It looks like the entire
front yard is filled with
shrubbery.






The GE Plot Home and Garden Tour occurs in early June. 





This is one of the simpler
styled homes in the
GE Plot.









This home is located on
a spacious corner lot.



This house is unlike others
I've seen on my walk.

I'm looking for more
information on this
 particular style.






I took this photo for the
walkway.

It's not centered on the
Colonial's front door.






Greenery provides seclusion
for residents sitting on this
Victorian's front porch.






Ernst F. Alexanderson had a storied career at GE.  He worked for many years on wireless transmission technology and on advances in radio.  Alexanderson is the first person to receive a television broadcast, sent from his GE office to this home in 1927. 






This house is small,
compared to its
neighbors.






Harry W. Hillman was the head of the Electronic Heating Department at GE.  His 1905 Bungalow was built to demonstrate electrical design advances for houses.  Each room was built with two circuits, one for a light bulb and a second one for appliances, allowing both to be used at the same time.  This is called "The First All Electric House."






I like the simple look
of this large home.











I walked to 1221 Wendell Avenue
in search of the marker for 
found the Unitarian Church.










I walked northeast along
Wendell Avenue &
found this path.







It leads to a quiet, wooded
area and the Charles 
Steinmetz Marker that
indicates where his
house once stood.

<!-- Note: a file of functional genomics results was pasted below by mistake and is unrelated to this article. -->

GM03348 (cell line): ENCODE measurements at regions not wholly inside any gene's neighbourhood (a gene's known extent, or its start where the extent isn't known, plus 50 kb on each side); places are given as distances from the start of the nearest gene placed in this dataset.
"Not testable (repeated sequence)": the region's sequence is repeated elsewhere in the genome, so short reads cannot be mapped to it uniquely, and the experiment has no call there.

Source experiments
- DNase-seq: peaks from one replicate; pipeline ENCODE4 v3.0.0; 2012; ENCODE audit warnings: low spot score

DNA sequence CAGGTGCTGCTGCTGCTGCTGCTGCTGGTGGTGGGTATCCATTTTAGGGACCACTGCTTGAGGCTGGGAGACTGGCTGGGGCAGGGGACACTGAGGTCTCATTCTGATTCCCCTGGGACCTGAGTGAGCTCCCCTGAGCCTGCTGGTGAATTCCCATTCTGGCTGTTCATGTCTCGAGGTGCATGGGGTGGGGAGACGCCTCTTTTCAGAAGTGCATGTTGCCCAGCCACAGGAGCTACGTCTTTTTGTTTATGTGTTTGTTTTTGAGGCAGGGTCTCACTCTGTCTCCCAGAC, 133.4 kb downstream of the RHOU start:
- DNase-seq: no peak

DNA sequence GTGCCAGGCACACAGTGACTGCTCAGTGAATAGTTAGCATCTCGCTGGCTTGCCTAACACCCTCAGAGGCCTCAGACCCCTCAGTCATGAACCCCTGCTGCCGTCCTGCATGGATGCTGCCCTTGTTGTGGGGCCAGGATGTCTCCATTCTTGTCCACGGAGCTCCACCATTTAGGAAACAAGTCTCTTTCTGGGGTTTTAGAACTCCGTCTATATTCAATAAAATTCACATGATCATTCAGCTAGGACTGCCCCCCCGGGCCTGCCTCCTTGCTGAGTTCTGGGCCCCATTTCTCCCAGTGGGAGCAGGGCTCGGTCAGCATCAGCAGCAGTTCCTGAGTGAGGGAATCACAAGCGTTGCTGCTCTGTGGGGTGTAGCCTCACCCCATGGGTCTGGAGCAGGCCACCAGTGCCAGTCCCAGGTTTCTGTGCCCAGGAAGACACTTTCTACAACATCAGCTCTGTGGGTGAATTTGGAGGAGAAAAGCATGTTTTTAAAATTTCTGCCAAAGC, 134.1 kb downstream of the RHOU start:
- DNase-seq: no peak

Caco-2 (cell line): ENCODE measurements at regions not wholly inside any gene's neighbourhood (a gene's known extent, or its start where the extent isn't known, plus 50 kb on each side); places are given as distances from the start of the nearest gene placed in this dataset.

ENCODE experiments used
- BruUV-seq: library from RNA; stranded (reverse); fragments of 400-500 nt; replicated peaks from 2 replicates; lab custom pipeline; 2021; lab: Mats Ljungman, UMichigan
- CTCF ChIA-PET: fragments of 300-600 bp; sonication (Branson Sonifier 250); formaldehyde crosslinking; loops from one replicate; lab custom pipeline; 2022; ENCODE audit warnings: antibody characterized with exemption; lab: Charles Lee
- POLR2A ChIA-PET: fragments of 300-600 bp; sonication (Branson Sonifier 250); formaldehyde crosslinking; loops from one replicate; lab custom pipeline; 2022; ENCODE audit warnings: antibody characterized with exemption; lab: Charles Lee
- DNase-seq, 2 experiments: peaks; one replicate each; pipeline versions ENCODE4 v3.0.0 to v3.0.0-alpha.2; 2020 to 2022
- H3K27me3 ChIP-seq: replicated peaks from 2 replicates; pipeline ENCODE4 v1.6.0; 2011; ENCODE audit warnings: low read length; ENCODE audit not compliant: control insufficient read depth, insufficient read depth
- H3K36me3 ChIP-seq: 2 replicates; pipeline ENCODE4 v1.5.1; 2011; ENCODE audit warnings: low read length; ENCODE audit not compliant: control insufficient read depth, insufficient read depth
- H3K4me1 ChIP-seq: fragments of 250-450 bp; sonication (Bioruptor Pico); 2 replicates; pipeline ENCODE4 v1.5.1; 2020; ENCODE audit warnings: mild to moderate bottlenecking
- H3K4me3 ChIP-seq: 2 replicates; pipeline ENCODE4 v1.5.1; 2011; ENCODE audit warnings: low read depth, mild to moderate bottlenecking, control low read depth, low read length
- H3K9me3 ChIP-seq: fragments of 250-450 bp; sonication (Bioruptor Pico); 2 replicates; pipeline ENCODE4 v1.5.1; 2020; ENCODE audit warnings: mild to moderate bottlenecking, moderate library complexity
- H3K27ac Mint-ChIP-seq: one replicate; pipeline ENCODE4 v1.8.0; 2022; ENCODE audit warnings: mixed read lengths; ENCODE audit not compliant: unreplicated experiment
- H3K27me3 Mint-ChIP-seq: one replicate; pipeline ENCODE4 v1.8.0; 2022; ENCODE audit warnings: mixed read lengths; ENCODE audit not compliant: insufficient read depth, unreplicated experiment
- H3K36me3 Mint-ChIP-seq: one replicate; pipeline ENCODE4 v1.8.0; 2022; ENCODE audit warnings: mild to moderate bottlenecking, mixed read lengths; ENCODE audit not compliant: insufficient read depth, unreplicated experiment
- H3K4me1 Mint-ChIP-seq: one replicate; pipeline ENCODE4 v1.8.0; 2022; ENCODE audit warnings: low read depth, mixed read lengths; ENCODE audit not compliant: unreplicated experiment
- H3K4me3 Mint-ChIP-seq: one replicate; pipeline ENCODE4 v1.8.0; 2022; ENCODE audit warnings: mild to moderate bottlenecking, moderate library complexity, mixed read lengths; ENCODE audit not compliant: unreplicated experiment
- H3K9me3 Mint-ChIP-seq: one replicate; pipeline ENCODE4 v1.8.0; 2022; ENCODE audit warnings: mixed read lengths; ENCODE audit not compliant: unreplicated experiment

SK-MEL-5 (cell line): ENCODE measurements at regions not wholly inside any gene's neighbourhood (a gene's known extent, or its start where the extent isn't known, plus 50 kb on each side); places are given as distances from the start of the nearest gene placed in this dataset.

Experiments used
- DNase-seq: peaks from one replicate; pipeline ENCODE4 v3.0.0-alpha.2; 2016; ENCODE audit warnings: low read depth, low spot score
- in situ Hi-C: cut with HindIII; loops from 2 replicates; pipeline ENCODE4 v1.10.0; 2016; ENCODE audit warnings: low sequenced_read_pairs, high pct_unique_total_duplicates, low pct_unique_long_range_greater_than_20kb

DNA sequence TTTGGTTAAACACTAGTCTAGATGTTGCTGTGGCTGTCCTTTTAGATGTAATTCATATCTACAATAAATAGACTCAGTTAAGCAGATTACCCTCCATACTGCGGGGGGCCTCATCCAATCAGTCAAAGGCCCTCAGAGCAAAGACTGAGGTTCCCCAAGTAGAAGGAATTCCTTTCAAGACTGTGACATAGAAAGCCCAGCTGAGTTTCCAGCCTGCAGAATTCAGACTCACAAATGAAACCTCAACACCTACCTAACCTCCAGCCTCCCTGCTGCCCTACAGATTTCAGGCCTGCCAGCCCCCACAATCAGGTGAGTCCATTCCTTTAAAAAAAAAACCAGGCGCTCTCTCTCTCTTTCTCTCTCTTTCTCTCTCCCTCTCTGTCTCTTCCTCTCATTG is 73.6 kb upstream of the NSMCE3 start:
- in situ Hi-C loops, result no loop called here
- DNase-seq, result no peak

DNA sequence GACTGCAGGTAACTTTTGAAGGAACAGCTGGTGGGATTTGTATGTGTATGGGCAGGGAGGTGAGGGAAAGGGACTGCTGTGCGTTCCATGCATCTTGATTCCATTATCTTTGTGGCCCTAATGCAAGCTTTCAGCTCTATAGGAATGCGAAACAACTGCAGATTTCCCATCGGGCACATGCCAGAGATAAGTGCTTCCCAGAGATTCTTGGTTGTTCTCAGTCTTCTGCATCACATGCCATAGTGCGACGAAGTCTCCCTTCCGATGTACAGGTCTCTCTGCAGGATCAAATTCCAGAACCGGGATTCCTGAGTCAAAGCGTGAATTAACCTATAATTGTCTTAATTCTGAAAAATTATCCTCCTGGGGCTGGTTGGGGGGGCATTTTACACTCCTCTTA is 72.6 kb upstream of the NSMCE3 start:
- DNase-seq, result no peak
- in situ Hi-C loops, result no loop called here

Charles Steinmetz, mathematician and electrical engineer, analyzed the values in alternating current circuits.  His work changed the way engineers thought circuits and machine design, earning him the moniker, "Wizard of Schenectady."

Sadly, after sitting idle for many years, Steinmetz's home was torn down.  The Washington Avenue house in the Stockade he lived in after arriving in Schenectady still exists.






I love the landscaping in
front of this Colonial
 Revival house.






John F. Horman, owner of Barney's Department Store in downtown Schenectady, built here to spend time with the city's best and brightest.  






This For Rent sign
was a surprise.






A massive Queen Anne
awaits new tenants.







I took this photo to show
off the vine covered
section of this Tudor.







Martin Rice, the first Director of Broadcasting for General Electric, supervised the opening of WGY. Scientifically inclined, he worked on the fluoroscope, one of the first X-Ray Machine.






Peek-a-boo!













I see you!








Chester W. Rice lived in this Colonial.  His work laid the foundation for the development of loudspeakers.  In 1927, his devices were installed in theaters across the country for the first "talkie," The Jazz Singer.  





This simple looking home
had a complex owner.








After a successful acting career, Izetta Jewel Miller ran for US Senate in West Virginia in 1922 and lost the nomination.  In 1924, Izetta was the first woman to deliver a speech seconding the the nomination of John W. Davis for President at the Democratic National Convention.  She returned to acting and was a radio commentator.  

Of all the properties I took pictures of today, Izetta Jewel Miller was the only name I didn't recognize. The Electric City: General Electric in Schenectady was good preparatory reading.






I find this house to be
very welcoming.







Probably because GE was downsizing when I became familiar with the area, I never thought about the brain trust that lived in this city, its politicians or of business owners that prospered here. Schenectady's multi-faceted history exists in this neighborhood, and others across the city.